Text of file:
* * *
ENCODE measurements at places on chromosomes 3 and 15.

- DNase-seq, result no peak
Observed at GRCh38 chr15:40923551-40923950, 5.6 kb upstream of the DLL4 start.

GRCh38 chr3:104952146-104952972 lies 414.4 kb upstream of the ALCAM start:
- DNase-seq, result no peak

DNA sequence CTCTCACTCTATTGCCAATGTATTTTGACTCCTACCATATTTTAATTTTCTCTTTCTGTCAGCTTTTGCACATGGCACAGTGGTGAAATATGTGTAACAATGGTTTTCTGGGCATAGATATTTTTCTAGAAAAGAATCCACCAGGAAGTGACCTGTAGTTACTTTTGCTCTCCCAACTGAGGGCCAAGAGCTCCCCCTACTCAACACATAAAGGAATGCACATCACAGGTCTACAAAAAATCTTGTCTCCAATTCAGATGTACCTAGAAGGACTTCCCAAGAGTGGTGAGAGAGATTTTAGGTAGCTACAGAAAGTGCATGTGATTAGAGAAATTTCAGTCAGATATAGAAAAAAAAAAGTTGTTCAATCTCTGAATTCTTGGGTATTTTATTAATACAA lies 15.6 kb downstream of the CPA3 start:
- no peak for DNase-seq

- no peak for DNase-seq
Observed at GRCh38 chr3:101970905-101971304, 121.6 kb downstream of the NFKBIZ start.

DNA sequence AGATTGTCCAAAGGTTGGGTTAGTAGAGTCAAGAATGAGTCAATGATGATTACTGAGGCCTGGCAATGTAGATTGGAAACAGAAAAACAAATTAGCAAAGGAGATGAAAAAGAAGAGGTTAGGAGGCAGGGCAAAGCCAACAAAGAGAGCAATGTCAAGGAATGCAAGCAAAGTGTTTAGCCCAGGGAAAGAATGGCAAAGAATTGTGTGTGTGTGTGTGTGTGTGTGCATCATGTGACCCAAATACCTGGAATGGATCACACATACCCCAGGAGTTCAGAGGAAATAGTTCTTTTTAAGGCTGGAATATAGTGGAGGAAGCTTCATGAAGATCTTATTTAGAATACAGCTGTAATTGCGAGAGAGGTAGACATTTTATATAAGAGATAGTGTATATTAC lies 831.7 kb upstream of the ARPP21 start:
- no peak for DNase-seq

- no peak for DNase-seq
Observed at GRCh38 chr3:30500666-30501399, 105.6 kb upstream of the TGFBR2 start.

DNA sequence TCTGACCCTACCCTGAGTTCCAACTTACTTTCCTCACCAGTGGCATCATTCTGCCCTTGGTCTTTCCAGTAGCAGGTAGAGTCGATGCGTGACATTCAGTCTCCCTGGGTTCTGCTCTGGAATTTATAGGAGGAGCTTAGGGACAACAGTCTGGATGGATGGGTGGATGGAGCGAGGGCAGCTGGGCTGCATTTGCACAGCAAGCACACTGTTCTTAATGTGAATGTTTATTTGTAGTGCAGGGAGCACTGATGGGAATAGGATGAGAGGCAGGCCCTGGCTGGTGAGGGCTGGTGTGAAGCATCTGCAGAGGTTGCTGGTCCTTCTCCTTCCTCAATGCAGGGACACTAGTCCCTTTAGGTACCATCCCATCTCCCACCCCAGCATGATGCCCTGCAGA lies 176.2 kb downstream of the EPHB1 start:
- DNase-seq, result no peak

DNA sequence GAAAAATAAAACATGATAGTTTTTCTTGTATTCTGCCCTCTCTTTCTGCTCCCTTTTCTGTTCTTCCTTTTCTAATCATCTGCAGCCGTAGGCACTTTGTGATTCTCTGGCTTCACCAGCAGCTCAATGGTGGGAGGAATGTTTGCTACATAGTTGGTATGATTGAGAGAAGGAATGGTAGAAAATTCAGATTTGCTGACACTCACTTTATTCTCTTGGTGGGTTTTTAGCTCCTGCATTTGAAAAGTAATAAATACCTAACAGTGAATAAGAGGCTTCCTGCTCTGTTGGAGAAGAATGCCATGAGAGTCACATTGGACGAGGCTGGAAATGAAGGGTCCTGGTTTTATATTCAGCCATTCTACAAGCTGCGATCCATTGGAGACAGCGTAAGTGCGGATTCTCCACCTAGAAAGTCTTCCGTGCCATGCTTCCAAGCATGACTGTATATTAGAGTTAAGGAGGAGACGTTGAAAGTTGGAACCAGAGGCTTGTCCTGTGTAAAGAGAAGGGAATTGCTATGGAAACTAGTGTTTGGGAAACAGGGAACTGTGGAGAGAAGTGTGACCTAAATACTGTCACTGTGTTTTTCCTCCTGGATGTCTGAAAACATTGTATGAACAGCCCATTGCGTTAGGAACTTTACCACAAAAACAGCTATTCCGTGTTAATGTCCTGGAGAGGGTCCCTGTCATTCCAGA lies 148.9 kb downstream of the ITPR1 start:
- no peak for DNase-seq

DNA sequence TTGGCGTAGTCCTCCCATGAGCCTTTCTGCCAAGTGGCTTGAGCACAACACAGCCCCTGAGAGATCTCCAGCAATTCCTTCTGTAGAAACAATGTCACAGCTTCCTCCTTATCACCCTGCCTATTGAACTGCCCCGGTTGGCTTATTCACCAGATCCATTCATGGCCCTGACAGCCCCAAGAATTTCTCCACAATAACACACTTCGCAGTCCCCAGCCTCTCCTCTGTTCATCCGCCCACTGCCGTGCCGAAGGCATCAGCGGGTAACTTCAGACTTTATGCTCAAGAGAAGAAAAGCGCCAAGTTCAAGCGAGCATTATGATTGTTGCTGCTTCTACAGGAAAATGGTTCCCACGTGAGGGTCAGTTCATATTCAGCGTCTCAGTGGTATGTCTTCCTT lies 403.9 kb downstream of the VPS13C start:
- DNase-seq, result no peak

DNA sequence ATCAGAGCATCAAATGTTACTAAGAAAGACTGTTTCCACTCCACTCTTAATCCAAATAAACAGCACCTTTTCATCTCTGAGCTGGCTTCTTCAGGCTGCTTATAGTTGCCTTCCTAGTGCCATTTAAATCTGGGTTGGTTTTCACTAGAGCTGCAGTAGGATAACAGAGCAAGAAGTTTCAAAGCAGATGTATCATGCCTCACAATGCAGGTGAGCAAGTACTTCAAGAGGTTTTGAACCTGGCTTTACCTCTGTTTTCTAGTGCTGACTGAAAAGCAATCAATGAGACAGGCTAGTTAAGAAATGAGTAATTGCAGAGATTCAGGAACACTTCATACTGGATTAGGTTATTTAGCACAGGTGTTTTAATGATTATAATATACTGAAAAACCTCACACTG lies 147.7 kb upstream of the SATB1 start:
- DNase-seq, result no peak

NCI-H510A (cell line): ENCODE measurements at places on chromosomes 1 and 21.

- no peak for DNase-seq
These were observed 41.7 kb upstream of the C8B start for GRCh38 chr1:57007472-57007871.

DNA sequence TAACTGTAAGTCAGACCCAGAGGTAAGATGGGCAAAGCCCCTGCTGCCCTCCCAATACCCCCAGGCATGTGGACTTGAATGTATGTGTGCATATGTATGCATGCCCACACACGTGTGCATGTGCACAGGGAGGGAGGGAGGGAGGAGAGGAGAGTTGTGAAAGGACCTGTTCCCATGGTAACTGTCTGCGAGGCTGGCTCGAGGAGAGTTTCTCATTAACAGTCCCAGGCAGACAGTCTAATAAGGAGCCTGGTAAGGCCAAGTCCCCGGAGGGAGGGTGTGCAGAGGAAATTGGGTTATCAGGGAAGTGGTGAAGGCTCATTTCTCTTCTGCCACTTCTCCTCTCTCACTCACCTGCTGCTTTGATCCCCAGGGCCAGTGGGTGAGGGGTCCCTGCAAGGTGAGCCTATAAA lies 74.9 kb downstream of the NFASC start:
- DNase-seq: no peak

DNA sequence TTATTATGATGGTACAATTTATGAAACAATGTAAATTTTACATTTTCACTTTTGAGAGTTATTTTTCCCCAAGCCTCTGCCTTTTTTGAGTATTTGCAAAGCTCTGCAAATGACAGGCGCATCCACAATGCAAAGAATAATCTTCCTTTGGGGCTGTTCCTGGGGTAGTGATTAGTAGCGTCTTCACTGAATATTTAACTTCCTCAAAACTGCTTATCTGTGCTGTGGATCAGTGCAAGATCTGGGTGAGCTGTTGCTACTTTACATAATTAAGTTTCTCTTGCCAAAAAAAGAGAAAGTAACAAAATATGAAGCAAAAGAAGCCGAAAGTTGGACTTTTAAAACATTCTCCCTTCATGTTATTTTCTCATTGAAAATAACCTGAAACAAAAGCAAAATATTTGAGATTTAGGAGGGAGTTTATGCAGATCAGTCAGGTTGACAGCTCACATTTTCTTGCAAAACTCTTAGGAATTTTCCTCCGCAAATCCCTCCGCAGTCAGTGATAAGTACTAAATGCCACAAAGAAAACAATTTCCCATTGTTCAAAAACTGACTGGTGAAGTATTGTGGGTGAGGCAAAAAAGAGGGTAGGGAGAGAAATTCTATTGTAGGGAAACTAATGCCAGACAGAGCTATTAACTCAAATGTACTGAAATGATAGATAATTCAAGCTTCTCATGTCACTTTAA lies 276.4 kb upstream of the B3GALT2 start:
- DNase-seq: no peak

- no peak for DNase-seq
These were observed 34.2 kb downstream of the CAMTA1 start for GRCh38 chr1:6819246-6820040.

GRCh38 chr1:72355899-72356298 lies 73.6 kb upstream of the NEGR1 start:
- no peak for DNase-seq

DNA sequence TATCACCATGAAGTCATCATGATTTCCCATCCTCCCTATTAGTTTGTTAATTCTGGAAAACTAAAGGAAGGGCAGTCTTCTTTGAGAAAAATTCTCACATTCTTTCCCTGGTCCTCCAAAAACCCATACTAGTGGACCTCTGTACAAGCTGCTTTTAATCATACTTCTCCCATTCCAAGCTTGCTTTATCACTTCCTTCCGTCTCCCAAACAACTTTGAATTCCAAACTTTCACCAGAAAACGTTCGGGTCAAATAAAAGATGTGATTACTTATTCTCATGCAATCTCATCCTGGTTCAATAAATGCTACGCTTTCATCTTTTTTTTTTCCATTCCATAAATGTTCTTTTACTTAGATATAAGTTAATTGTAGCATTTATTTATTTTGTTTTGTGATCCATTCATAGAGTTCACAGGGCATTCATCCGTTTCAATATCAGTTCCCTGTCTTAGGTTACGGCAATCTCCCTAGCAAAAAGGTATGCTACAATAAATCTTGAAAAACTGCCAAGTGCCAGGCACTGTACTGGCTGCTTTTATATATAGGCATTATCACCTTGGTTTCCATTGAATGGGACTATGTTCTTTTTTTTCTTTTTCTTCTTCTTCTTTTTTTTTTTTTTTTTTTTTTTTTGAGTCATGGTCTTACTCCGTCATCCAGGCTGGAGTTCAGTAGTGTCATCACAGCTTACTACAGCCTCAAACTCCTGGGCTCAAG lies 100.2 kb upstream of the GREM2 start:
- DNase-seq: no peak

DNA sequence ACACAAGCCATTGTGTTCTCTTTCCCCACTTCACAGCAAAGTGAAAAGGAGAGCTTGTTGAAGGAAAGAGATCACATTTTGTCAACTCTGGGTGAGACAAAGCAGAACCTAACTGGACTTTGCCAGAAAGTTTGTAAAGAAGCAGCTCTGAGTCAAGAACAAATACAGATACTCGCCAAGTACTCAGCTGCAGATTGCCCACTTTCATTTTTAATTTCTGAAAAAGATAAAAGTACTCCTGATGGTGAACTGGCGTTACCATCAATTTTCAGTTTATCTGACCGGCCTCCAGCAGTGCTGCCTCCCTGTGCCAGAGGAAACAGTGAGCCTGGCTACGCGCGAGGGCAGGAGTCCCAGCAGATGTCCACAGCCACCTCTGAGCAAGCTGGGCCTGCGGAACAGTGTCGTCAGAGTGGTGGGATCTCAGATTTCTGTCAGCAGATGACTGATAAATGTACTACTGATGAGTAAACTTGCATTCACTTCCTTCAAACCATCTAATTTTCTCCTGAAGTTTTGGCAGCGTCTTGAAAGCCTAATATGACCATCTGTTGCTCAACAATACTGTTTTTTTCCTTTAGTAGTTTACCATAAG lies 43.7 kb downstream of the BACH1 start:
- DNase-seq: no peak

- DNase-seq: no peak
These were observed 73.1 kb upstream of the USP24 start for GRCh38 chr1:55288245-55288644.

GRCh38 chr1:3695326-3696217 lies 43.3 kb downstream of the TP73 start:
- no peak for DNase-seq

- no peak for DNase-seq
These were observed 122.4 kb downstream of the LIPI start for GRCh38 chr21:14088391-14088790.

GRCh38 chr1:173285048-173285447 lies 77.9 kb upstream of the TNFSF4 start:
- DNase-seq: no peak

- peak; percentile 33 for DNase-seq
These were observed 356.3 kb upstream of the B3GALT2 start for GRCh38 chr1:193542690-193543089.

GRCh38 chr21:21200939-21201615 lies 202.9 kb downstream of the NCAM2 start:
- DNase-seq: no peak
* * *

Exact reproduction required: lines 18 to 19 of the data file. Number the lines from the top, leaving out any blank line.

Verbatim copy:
DNA sequence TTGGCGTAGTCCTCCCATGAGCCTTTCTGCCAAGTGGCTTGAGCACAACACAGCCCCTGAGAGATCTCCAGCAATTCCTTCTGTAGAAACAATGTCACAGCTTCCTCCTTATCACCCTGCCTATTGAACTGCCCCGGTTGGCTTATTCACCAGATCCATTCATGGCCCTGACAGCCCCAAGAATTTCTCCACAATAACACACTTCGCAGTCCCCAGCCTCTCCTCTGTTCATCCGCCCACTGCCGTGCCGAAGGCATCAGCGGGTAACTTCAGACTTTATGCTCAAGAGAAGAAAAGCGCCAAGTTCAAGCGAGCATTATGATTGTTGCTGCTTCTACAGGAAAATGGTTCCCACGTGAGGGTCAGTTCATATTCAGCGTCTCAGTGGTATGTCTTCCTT lies 403.9 kb downstream of the VPS13C start:
- DNase-seq, result no peak